When players reach a certain point in their careers they sometimes choose to wind down. Players who have played abroad return home, indeed players who haven’t played abroad return to hometown clubs. Some even choose to move abroad to experience different things and play in an ‘easier’ league. There is the odd occasion though where an old horse will have one last go at the Grand National. They might have one last season in them before dropping down the pecking order. Rarely will some be imperative to their club’s success. Rarely will they play to such a high standard that, even at 37 years old, they are still first choice for a club playing in Europe’s premier competition. But then again, players like Jurgen Kohler are once in a generation.
Born in Lambsheim, West Germany on 6th October 1965, Kohler played for his local club between the ages of 10 and 17 years old. Soon SV Waldhof Mannheim noticed Kohler’s potential and snapped him up. Between 1983 and 1987 Kohler played 95 times for Mannheim and scored six goals. He made his Bundesliga debut in 1984 and his national team debut two years later while still playing for the club. The centre half’s progress was coming along nicely and, in 1987, he was ready to take the next step in his career. F.C Koln came calling and he didn’t hesitate to make the move. Koln paid €1 million for his services which, at that time, was a massive sign of the club’s faith in the youngster. He stayed with Koln for two years before moving to Bayern Munich for €1.55 million. With Bayern he won his first trophy, the Bundesliga title in his first season. He stayed at the club for two years, making 56 appearances and scoring 6 goals in that time. But he was ready to make another step in his career.
Whilst at Bayern, Kohler had been an integral part of the West Germany side that had won the 1990 World Cup in Italy. Having put in such impressive performances in the tournament, Europe’s top brass had sat up and taken notice, and at the time there was an exodus of German players moving to the Serie A. With Juventus being the main club in Italy at the time, it didn’t take a genius to realise that this was most likely where one of the best centre backs in the world would end up. In the summer of 1991, Juventus bought Jurgen Kohler from Bayern Munich for €7.5 million.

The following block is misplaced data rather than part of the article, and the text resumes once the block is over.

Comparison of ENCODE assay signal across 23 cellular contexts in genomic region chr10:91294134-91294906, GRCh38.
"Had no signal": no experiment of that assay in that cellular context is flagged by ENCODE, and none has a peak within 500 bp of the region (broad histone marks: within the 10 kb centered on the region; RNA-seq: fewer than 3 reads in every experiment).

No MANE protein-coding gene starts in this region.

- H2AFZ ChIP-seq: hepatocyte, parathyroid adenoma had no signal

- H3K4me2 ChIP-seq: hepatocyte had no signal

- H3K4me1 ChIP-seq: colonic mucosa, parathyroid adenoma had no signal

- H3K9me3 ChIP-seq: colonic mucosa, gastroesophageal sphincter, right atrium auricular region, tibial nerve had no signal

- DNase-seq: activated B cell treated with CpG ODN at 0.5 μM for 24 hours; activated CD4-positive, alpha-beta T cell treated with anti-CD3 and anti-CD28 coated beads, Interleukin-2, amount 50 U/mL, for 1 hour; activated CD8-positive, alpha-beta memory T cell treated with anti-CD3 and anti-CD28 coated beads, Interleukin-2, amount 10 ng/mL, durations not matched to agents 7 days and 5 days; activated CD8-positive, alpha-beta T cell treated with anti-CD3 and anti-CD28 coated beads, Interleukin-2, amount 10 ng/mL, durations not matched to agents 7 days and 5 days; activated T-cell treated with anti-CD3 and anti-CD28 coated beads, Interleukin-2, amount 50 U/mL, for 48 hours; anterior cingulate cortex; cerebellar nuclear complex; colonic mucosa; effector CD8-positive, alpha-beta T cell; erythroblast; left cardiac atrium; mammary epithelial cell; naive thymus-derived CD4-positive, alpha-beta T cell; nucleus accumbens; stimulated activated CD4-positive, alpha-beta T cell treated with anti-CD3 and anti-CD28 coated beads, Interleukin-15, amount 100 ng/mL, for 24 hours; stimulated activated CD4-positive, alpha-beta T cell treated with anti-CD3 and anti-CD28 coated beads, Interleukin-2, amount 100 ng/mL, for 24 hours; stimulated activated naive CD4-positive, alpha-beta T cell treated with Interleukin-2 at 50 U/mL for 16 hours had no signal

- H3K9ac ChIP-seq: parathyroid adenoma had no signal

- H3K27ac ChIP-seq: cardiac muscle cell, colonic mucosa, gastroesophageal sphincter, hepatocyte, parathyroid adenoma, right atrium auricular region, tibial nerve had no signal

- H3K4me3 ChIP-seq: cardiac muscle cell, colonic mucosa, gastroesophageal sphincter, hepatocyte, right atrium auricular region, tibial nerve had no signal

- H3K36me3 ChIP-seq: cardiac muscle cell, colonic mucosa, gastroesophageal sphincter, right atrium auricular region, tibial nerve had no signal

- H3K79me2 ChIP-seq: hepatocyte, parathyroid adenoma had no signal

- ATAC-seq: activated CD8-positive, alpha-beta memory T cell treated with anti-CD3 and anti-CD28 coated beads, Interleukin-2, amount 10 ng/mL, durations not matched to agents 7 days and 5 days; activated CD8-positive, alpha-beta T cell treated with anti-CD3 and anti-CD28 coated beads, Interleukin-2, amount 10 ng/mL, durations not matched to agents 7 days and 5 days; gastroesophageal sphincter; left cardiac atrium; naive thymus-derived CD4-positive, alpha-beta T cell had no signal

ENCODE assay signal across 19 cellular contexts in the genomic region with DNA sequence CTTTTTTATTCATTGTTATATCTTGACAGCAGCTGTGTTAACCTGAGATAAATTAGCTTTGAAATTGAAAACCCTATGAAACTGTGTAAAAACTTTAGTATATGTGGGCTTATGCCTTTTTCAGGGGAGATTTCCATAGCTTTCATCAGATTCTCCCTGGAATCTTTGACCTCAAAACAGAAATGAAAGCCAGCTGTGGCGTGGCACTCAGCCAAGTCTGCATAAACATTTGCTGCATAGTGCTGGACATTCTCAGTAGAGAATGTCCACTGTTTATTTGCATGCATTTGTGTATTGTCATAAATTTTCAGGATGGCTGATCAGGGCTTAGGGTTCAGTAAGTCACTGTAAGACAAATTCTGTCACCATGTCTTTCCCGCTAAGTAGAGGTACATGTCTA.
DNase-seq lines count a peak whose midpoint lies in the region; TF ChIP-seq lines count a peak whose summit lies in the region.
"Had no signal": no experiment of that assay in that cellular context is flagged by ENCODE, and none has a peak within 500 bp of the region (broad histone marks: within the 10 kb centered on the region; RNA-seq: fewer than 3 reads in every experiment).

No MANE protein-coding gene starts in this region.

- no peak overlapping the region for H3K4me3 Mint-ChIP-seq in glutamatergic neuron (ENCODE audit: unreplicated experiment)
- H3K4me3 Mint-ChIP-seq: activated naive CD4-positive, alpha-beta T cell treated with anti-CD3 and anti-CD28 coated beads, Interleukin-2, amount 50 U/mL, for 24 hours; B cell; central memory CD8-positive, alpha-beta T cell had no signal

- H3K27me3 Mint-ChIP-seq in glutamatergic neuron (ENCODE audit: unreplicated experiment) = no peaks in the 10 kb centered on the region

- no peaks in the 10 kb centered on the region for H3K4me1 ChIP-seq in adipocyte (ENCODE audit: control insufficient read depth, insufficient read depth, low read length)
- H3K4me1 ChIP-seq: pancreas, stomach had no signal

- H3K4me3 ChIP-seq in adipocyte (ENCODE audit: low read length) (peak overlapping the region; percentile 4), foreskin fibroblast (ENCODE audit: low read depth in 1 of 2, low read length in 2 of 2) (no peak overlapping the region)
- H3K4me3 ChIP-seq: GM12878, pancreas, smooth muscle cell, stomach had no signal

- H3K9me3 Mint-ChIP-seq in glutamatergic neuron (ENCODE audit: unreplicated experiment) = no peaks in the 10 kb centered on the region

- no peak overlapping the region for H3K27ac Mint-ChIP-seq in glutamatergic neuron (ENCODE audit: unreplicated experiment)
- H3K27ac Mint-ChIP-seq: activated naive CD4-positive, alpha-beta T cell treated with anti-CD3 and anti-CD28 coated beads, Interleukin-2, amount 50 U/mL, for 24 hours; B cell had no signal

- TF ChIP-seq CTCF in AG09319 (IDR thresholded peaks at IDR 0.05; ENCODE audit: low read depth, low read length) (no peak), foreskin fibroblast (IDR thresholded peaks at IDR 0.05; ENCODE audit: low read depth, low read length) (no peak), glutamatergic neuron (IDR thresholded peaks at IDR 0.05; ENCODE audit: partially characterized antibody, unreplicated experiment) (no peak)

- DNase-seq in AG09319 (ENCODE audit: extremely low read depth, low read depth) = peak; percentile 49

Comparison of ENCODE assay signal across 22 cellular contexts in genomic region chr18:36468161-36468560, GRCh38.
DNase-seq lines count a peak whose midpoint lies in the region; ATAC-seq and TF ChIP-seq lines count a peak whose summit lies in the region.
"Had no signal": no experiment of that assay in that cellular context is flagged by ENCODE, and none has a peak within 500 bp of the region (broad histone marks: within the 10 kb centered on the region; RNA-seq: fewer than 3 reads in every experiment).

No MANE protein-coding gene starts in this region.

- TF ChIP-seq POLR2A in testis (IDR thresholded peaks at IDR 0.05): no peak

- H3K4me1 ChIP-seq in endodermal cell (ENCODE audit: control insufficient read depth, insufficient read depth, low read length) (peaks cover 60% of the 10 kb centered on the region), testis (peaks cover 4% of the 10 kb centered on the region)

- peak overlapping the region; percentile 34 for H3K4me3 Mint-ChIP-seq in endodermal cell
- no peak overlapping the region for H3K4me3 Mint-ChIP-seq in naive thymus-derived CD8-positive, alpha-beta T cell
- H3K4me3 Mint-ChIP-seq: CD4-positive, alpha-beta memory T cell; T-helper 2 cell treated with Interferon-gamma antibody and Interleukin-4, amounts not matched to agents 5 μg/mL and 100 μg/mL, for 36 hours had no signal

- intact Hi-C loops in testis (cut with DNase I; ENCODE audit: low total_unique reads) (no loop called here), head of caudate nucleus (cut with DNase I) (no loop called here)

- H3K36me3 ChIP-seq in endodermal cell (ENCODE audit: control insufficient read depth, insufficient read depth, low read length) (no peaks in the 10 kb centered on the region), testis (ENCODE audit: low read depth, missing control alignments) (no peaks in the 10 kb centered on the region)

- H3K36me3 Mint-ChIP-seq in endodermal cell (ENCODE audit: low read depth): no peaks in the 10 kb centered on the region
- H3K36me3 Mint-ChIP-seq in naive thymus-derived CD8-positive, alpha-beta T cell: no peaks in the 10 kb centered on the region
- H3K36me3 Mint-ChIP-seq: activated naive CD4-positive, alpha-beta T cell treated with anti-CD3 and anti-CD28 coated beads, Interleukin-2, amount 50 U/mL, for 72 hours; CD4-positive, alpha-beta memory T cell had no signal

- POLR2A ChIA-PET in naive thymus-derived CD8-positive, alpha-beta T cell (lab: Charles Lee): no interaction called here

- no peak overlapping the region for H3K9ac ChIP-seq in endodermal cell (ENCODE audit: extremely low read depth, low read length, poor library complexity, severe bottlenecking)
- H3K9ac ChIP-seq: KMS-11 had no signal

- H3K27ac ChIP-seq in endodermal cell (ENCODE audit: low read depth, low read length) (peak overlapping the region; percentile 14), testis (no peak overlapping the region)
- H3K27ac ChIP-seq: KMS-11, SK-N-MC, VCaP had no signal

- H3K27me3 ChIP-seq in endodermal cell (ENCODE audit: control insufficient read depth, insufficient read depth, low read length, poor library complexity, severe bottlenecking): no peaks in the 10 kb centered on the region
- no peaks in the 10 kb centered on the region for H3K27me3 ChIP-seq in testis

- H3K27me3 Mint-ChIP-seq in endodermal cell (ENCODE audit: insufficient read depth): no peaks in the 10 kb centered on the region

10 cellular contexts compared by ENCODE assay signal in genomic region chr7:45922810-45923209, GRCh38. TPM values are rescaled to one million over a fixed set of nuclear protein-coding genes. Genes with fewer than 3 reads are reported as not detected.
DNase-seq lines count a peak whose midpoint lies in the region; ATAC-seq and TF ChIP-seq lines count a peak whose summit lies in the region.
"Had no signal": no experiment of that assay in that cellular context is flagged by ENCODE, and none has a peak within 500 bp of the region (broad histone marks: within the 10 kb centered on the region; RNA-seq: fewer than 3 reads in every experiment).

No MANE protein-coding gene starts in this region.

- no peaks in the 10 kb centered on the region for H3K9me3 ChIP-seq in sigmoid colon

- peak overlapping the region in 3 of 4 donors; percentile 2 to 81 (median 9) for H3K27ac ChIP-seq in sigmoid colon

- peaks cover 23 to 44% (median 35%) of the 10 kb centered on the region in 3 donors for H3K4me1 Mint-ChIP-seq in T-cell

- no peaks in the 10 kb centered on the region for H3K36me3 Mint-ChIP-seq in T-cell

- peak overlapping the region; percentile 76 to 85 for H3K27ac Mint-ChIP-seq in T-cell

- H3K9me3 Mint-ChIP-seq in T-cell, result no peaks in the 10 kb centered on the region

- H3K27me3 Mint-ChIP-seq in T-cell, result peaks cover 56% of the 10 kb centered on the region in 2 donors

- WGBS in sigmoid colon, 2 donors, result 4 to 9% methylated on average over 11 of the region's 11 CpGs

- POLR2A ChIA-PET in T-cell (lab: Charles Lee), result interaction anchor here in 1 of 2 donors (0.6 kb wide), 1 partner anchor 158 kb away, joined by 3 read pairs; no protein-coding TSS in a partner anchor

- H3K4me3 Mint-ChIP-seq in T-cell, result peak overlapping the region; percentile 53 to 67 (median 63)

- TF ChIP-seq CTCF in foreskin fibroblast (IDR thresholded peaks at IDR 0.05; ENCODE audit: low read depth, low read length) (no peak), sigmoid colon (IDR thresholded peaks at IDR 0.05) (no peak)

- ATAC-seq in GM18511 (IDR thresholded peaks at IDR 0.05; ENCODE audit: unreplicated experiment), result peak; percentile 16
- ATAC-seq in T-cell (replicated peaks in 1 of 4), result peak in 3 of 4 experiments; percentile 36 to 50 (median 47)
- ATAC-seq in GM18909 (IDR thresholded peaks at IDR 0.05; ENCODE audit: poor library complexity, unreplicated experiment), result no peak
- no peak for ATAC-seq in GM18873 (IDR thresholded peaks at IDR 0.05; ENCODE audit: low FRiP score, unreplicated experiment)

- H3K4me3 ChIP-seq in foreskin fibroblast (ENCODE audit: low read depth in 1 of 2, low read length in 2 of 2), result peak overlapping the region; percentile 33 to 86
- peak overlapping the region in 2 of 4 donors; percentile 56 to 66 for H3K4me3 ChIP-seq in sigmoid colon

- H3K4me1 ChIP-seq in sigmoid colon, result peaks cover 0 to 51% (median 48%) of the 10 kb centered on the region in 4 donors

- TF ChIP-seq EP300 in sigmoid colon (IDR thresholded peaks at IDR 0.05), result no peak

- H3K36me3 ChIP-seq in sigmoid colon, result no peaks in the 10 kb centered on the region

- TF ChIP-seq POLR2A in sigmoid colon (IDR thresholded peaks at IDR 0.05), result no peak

It was at Juventus that Kohler reassumed his personal on-field battle with Dutch striker Marco van Basten. The two had clashed during the 1988 European Championship and were set to renew old rivalries in Serie A. One of the best strikers in the world versus one of the best centre halves in the world – it made for lip licking viewing. Under Marcello Lippi, Juventus continued to buy German. Thomas Hassler, Andy Moller and Stefan Reuter joined Kohler in Turin and contributed to a sustained period of success for the old lady of Italian football. Kohler’s first season in Italy finished trophyless, but the following year Juventus beat Dortmund in the UEFA Cup final 6-1 on aggregate. The following season would again finish baron, but the 1994/95 season ended in Juventus completing the domestic double. Kohler was again an imperative part of the team as Juve won the Serie A and Coppa Italia. But, as he approached 30 and having made 102 appearances, Kohler decided he needed a new challenge and wanted to return home. BVB came calling and, in the summer of 1995, they paid €2.5 million for his services.